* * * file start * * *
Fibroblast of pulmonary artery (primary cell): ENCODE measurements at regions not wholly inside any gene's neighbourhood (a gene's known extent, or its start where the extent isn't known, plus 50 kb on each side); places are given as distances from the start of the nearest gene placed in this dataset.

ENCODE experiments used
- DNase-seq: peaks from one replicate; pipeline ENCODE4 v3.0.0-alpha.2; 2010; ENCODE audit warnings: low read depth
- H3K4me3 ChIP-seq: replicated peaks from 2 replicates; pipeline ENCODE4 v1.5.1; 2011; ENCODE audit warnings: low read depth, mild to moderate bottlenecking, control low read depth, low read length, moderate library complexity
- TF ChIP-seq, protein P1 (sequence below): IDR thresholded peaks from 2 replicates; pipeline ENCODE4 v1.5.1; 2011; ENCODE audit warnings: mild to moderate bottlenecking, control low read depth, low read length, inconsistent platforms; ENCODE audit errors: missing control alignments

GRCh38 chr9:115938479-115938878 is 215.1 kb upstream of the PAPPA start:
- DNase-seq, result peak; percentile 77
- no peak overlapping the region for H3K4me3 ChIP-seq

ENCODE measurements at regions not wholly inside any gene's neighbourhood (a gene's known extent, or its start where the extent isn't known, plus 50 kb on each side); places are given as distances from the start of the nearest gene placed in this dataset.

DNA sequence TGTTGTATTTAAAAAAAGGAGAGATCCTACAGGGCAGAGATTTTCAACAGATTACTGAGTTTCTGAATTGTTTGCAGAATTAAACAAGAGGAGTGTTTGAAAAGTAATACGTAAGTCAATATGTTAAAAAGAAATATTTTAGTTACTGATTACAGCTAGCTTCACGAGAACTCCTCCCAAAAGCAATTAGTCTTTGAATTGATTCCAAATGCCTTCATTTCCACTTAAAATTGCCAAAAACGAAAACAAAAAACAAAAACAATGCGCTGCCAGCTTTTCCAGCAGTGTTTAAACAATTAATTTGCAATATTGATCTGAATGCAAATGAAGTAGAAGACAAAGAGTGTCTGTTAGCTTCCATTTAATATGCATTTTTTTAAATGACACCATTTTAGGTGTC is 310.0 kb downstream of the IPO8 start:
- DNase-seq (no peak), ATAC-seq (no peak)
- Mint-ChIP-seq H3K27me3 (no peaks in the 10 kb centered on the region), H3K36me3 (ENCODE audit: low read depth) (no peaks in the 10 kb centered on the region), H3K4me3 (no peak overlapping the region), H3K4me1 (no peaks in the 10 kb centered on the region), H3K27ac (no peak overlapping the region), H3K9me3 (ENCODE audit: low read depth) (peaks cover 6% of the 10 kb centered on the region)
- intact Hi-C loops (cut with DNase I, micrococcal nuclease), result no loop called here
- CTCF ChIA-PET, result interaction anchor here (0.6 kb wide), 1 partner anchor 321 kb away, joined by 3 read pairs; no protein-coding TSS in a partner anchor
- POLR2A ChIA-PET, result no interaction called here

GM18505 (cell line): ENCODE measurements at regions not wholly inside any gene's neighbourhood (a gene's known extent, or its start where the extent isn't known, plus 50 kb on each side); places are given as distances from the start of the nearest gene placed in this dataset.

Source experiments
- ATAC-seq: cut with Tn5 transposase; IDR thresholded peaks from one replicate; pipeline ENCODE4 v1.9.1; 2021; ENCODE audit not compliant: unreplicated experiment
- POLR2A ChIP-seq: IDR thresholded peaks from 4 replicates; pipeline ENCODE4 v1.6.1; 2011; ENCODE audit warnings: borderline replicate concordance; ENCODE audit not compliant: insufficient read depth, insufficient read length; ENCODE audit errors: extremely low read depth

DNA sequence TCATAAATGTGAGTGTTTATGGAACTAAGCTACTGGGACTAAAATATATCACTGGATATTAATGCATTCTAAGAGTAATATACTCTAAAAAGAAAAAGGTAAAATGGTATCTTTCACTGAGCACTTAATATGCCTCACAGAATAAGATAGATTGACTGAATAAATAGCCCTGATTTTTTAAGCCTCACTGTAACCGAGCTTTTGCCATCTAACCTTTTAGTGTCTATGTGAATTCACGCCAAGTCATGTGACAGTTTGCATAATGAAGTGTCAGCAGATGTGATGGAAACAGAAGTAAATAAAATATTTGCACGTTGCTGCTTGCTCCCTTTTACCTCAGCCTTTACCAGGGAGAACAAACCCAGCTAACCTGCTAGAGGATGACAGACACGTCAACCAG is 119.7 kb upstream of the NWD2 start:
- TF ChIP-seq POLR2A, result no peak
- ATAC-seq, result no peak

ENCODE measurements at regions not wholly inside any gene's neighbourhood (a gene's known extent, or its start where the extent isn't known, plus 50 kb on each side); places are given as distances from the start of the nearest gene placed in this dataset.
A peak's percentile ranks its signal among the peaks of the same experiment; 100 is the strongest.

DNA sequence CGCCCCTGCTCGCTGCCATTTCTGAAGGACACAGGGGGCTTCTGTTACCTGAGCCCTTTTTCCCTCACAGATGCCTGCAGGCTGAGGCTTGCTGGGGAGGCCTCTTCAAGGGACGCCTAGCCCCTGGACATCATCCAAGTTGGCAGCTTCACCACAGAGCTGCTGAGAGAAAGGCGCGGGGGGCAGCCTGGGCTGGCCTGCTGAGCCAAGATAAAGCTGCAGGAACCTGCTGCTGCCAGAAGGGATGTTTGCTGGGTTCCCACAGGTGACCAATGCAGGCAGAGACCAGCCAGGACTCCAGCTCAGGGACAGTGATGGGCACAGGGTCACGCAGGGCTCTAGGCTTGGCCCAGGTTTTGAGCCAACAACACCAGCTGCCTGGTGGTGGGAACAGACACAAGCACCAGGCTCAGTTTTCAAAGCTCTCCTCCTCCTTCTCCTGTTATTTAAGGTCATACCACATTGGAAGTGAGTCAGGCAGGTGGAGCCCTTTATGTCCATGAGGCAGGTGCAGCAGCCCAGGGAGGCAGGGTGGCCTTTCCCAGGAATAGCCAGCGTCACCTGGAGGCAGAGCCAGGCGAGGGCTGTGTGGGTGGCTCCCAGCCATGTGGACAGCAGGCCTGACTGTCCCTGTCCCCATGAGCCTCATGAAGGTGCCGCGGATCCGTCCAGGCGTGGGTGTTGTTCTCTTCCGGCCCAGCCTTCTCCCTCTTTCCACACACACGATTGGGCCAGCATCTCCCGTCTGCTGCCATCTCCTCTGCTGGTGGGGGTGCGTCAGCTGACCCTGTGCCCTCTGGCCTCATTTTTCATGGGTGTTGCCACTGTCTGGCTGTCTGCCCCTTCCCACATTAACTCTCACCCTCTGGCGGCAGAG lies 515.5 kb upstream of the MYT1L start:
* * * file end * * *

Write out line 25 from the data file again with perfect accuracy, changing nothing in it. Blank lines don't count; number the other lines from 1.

DNA sequence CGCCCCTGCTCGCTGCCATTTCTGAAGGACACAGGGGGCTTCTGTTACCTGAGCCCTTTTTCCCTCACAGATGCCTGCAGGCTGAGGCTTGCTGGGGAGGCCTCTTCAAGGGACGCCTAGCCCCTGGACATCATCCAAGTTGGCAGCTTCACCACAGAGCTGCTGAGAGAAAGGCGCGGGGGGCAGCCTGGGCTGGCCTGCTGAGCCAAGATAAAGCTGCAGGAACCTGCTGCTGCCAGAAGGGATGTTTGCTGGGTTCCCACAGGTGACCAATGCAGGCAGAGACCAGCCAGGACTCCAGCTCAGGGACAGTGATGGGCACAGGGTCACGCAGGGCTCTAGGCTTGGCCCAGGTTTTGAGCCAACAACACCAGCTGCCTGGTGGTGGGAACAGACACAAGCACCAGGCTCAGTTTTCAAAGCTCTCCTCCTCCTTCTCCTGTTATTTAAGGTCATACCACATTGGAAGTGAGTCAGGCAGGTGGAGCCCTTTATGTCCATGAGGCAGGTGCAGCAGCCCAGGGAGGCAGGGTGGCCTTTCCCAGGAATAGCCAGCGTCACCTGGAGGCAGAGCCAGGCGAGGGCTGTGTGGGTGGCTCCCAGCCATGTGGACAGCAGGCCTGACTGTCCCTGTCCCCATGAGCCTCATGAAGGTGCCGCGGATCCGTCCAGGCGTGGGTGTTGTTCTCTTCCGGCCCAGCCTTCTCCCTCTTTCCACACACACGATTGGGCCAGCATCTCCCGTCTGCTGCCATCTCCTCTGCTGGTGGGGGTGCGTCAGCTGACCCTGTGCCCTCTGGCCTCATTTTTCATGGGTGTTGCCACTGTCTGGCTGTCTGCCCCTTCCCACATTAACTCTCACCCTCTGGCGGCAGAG lies 515.5 kb upstream of the MYT1L start: